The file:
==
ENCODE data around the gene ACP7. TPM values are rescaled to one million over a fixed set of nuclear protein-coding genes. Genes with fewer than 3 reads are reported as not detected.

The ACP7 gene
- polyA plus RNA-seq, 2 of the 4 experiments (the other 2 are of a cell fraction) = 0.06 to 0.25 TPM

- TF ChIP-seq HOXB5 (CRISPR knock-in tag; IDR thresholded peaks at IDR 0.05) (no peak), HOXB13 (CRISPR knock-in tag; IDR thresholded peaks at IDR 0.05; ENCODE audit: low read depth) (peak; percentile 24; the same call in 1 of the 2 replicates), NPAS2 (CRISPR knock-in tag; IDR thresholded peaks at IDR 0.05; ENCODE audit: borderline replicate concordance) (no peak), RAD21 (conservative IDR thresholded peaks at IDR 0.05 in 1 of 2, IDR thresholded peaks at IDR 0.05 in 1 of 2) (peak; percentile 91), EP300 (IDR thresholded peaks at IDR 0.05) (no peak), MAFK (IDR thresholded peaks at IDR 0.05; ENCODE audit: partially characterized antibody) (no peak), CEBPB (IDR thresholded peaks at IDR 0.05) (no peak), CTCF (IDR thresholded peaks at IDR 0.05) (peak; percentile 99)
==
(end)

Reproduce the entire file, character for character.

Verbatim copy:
ENCODE data around the gene ACP7. TPM values are rescaled to one million over a fixed set of nuclear protein-coding genes. Genes with fewer than 3 reads are reported as not detected.

The ACP7 gene
- polyA plus RNA-seq, 2 of the 4 experiments (the other 2 are of a cell fraction) = 0.06 to 0.25 TPM

- TF ChIP-seq HOXB5 (CRISPR knock-in tag; IDR thresholded peaks at IDR 0.05) (no peak), HOXB13 (CRISPR knock-in tag; IDR thresholded peaks at IDR 0.05; ENCODE audit: low read depth) (peak; percentile 24; the same call in 1 of the 2 replicates), NPAS2 (CRISPR knock-in tag; IDR thresholded peaks at IDR 0.05; ENCODE audit: borderline replicate concordance) (no peak), RAD21 (conservative IDR thresholded peaks at IDR 0.05 in 1 of 2, IDR thresholded peaks at IDR 0.05 in 1 of 2) (peak; percentile 91), EP300 (IDR thresholded peaks at IDR 0.05) (no peak), MAFK (IDR thresholded peaks at IDR 0.05; ENCODE audit: partially characterized antibody) (no peak), CEBPB (IDR thresholded peaks at IDR 0.05) (no peak), CTCF (IDR thresholded peaks at IDR 0.05) (peak; percentile 99)